The polymerizable mixtures may further comprise polymerization initiators which decompose either thermally or photochemically and so cause curing to take place. Preferred thermal polymerization initiators are those which decompose within the range from 20 to 180° C., particularly preferably within the range from 50 to 80° C., to initiate the polymerization. In principle, any photoinitiator can be used for photochemical curing. More particularly, mixtures of various initiators can also be used to improve the degree of curing. Examples of highly suitable photoinitiators are benzophenone and its derivatives, such as alkylbenzophenones, halomethylated benzophenones or 4,4'-bis(dimethylamino)benzophenone and also benzoin and benzoin ethers such as ethyl benzoin ether, benzil ketals such as benzil dimethyl ketal, acetophenone derivatives, such as hydroxy-2-methyl-1-phenylpropan-1-one and hydroxycyclohexyl phenyl ketone. Acylphosphine oxides such as 2,4,6-trimethylbenzoyldiphenylphosphine oxide are particularly highly suitable. Among the photochemically activable polymerization initiators, those which do not give rise to yellowing are preferred.

Particularly preferred polymerization initiators also include boron alkyl compounds and peroxides such as dibenzoyl peroxide and di-tert-butyl peroxide.

The photoinitiators which, depending on the intended use for the pigments of this invention, are advantageously used in amounts within the range from 0.01 to 15% by weight, based on the polymerizable components, can be used as individual substances or else--because of advantageous synergistic effects--in combination with each or one another.

Cationic polymerizations are preferably carried out using initiators having charged structures. More particularly, substances are used which are partly used in combination with acylphosphine oxides, for example: ##STR1## and also derivatives of these compounds.

If desired, the polymerizable mixtures may also comprise stabilizers against UV and weather effects. Suitable for this purpose are for example derivatives of 2,4-dihydroxybenzophenone, derivatives of 2-cyano-3,3-diphenyl acrylate, derivatives of 2,2', 4,4'-tetrahydroxybenzophenone, derivatives of ortho-hydroxyphenylbenzotriazole, salicylic esters, orto-hydroxyphenyl-s-triazines [sic] or sterically hindered amines. These substances can be used alone or preferably in the form of mixtures.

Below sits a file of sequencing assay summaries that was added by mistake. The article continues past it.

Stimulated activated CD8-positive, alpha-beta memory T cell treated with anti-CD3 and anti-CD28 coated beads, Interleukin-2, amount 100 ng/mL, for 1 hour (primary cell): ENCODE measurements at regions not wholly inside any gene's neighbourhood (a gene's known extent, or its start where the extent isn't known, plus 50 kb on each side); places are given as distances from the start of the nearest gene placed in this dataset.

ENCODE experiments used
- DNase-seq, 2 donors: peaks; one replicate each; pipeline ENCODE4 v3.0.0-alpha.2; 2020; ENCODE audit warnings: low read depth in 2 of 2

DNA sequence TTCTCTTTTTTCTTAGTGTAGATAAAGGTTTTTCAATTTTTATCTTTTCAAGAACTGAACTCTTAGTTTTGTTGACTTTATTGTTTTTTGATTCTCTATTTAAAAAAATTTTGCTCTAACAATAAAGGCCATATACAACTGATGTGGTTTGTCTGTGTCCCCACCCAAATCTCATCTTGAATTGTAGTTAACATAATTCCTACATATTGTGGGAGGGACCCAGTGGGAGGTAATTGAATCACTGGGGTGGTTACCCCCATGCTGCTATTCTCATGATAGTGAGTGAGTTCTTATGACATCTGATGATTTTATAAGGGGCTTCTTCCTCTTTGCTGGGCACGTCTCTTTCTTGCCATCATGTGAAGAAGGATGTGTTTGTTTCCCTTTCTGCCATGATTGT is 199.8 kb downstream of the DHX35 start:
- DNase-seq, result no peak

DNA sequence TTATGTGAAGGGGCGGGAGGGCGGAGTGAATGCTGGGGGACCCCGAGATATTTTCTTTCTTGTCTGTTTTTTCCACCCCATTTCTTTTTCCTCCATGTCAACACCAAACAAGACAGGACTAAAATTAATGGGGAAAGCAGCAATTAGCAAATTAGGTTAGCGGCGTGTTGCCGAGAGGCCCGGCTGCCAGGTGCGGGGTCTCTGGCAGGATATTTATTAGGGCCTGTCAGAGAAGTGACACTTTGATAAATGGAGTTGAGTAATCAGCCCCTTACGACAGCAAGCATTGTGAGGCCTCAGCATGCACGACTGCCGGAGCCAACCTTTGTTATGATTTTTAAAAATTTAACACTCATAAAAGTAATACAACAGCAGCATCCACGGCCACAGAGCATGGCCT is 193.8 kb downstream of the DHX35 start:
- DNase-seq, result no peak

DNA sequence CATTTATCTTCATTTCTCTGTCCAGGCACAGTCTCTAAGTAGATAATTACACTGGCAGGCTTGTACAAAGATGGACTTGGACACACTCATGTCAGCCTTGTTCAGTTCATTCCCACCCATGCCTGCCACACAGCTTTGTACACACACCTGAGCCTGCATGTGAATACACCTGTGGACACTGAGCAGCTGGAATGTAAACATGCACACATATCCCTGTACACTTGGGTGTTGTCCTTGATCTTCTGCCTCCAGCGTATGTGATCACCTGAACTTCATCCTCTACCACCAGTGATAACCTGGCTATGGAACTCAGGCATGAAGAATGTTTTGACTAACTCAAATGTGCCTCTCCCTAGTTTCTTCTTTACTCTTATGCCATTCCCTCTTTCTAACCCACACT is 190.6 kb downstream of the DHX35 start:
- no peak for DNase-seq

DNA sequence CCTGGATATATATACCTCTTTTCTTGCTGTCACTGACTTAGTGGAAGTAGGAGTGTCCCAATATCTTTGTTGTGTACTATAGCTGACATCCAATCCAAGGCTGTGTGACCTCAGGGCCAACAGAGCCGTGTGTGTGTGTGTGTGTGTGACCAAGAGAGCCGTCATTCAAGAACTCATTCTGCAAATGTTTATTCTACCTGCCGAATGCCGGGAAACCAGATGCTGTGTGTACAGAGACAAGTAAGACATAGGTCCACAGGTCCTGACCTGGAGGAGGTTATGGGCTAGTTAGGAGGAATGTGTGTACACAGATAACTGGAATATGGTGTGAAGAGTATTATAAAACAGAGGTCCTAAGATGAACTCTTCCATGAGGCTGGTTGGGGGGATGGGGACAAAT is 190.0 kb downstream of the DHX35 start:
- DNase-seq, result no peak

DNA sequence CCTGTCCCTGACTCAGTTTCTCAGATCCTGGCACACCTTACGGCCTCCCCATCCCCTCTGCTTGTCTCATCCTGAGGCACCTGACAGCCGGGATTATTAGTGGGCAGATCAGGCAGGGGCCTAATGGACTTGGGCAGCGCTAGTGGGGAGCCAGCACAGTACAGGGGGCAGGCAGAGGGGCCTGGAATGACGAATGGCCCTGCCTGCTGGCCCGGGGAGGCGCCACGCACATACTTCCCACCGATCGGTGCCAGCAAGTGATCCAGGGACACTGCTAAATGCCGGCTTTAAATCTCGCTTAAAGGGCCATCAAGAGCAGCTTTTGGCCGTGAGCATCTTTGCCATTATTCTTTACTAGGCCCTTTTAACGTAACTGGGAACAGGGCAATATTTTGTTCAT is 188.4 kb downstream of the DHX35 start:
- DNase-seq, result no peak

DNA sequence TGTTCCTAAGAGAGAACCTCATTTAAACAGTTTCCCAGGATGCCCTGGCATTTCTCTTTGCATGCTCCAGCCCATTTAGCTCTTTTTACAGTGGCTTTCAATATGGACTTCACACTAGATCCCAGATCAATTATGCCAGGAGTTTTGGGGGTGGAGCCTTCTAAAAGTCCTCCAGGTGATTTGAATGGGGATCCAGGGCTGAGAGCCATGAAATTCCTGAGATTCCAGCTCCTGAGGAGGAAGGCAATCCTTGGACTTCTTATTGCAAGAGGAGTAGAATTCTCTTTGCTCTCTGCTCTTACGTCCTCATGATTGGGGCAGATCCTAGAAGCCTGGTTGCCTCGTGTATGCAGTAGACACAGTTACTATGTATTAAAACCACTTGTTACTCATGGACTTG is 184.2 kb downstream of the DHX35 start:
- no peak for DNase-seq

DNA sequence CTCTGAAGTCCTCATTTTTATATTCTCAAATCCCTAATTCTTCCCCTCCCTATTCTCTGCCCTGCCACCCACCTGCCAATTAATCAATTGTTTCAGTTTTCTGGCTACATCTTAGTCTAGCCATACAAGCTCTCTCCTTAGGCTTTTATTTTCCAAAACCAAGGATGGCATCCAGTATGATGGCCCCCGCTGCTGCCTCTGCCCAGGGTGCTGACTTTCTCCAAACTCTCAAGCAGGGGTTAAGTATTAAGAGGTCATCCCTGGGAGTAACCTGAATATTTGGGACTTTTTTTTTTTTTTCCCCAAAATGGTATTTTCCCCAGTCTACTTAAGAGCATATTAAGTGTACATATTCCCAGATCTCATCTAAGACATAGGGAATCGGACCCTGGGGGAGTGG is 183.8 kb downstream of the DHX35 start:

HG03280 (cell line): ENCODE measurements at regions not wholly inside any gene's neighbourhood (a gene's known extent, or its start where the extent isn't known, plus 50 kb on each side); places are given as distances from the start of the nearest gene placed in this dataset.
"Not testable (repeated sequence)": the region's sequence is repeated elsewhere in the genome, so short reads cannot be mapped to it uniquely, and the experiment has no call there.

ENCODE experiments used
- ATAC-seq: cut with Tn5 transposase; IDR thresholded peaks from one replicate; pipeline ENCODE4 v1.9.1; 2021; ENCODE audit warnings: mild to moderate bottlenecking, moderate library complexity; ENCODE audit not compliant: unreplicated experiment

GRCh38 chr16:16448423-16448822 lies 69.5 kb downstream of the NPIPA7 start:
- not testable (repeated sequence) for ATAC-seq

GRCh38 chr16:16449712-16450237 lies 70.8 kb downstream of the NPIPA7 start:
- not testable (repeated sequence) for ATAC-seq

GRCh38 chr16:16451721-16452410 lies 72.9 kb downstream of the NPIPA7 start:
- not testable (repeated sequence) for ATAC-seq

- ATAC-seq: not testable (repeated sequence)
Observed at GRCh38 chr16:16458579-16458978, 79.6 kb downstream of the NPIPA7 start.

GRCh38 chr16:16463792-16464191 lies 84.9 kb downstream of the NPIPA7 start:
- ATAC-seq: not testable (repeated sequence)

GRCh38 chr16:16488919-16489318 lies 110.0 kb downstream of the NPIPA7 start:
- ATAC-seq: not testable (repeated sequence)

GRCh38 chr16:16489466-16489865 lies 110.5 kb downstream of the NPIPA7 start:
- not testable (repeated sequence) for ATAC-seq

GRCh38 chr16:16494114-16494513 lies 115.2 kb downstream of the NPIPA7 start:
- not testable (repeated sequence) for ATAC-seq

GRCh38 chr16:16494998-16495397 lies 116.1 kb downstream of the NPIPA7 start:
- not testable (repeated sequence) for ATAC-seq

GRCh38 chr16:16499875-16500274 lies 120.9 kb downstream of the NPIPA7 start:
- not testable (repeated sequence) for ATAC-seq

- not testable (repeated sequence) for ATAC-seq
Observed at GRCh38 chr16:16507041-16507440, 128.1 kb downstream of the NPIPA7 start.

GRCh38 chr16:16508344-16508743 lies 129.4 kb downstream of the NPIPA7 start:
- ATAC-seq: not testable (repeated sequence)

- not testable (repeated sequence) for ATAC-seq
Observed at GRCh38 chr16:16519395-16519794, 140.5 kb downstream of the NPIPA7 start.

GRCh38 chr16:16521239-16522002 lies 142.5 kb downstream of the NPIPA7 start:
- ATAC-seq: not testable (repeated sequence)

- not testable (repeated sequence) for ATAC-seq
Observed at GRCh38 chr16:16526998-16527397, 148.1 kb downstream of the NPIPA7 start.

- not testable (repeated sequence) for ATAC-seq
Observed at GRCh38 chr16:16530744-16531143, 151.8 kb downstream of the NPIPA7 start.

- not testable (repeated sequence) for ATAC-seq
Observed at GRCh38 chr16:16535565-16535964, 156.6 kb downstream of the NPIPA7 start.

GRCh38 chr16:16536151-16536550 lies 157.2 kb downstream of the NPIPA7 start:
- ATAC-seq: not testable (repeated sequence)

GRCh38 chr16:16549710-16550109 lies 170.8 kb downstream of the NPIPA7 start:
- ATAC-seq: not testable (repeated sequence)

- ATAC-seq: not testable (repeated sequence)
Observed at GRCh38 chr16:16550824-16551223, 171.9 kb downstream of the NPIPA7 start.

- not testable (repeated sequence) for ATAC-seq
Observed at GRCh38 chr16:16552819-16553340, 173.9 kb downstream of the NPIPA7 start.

Examples of contemplated fillers are rutile, anatase, chalk, talc and barium sulfate.

Dispersants have a positive influence on the flow viscosity of the polymerizable mixture and on the miscibility of the individual mixture components. Any commercially available dispersant can be used.

Particularly suitable dispersants are those which are based on a succinic imide, ester or anhydride structure as described in prior German Patent Application 19532419.6.

Contemplated polymerizable compounds also include interference colorants in particular. Since the shape of such interference pigments has to meet particularly high requirements, the process of this invention is particularly suitable for preparing such pigments.

Particularly interesting interference colorants are cholesteric liquid crystalline compositions.

Cholesteric liquid crystalline phases can be composed either of chiral liquid crystalline compounds or of achiral liquid crystalline compounds admixed with suitable chiral dopants.

The cholesteric liquid crystalline compositions used in the preparative process of this invention preferably comprise the following components:

a) at least one chiral liquid crystalline polymerizable monomer or

b) at least one achiral liquid crystalline polymerizable monomer and a chiral compound.

Particularly suitable components are in each case those components which can be converted or incorporated into a polymeric network via reactive groups.

Suitable chiral liquid crystalline polymerizable monomers for use as component a) include particularly those of the general formula I ##STR2## where Z1 is a polymerizable group or a radical bearing a polymerizable group,